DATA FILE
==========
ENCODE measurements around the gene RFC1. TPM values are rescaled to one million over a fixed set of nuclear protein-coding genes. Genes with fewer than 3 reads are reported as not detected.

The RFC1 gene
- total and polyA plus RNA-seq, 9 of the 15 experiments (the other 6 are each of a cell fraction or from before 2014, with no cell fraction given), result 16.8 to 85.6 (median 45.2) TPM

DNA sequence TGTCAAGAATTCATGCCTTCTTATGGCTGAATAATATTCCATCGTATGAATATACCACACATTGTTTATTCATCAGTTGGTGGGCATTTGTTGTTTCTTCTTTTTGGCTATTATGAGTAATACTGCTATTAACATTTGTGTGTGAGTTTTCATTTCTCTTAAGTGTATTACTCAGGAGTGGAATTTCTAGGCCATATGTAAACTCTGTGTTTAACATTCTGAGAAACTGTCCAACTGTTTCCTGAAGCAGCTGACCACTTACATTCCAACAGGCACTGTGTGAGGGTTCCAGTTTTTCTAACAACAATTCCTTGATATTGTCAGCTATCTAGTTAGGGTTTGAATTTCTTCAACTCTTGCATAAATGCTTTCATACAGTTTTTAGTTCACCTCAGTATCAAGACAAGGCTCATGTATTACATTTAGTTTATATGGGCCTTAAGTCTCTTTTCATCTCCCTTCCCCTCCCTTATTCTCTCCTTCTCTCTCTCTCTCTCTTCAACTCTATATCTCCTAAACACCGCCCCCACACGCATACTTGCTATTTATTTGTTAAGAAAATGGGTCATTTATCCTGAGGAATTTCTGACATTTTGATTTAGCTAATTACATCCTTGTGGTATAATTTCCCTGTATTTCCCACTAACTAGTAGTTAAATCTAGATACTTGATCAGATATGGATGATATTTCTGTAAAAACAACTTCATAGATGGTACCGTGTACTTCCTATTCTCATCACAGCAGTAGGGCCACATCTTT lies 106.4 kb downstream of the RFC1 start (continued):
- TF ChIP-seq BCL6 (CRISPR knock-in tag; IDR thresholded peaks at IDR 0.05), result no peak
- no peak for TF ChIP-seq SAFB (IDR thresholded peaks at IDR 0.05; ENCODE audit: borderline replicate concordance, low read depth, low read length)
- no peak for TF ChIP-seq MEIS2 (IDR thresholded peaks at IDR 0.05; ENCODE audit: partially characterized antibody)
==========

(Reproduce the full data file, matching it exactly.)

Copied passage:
ENCODE measurements around the gene RFC1. TPM values are rescaled to one million over a fixed set of nuclear protein-coding genes. Genes with fewer than 3 reads are reported as not detected.

The RFC1 gene
- total and polyA plus RNA-seq, 9 of the 15 experiments (the other 6 are each of a cell fraction or from before 2014, with no cell fraction given), result 16.8 to 85.6 (median 45.2) TPM

DNA sequence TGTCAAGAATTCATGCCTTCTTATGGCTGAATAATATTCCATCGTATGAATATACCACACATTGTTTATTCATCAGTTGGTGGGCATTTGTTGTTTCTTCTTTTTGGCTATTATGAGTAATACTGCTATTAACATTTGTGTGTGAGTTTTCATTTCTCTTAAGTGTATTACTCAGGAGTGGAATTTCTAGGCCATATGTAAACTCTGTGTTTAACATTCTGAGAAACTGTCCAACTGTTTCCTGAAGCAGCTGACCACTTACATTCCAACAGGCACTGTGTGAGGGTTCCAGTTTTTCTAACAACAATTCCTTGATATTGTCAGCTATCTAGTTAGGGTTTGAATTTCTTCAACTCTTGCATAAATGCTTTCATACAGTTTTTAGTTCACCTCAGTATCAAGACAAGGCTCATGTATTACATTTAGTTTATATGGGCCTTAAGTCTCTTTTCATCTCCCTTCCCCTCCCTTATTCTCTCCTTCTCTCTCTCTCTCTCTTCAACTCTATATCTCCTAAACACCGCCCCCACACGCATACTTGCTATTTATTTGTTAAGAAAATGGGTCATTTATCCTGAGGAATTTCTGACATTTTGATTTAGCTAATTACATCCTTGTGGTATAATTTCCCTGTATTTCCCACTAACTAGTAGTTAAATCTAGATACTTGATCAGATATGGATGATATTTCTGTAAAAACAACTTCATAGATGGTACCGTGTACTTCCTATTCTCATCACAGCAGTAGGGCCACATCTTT lies 106.4 kb downstream of the RFC1 start (continued):
- TF ChIP-seq BCL6 (CRISPR knock-in tag; IDR thresholded peaks at IDR 0.05), result no peak
- no peak for TF ChIP-seq SAFB (IDR thresholded peaks at IDR 0.05; ENCODE audit: borderline replicate concordance, low read depth, low read length)
- no peak for TF ChIP-seq MEIS2 (IDR thresholded peaks at IDR 0.05; ENCODE audit: partially characterized antibody)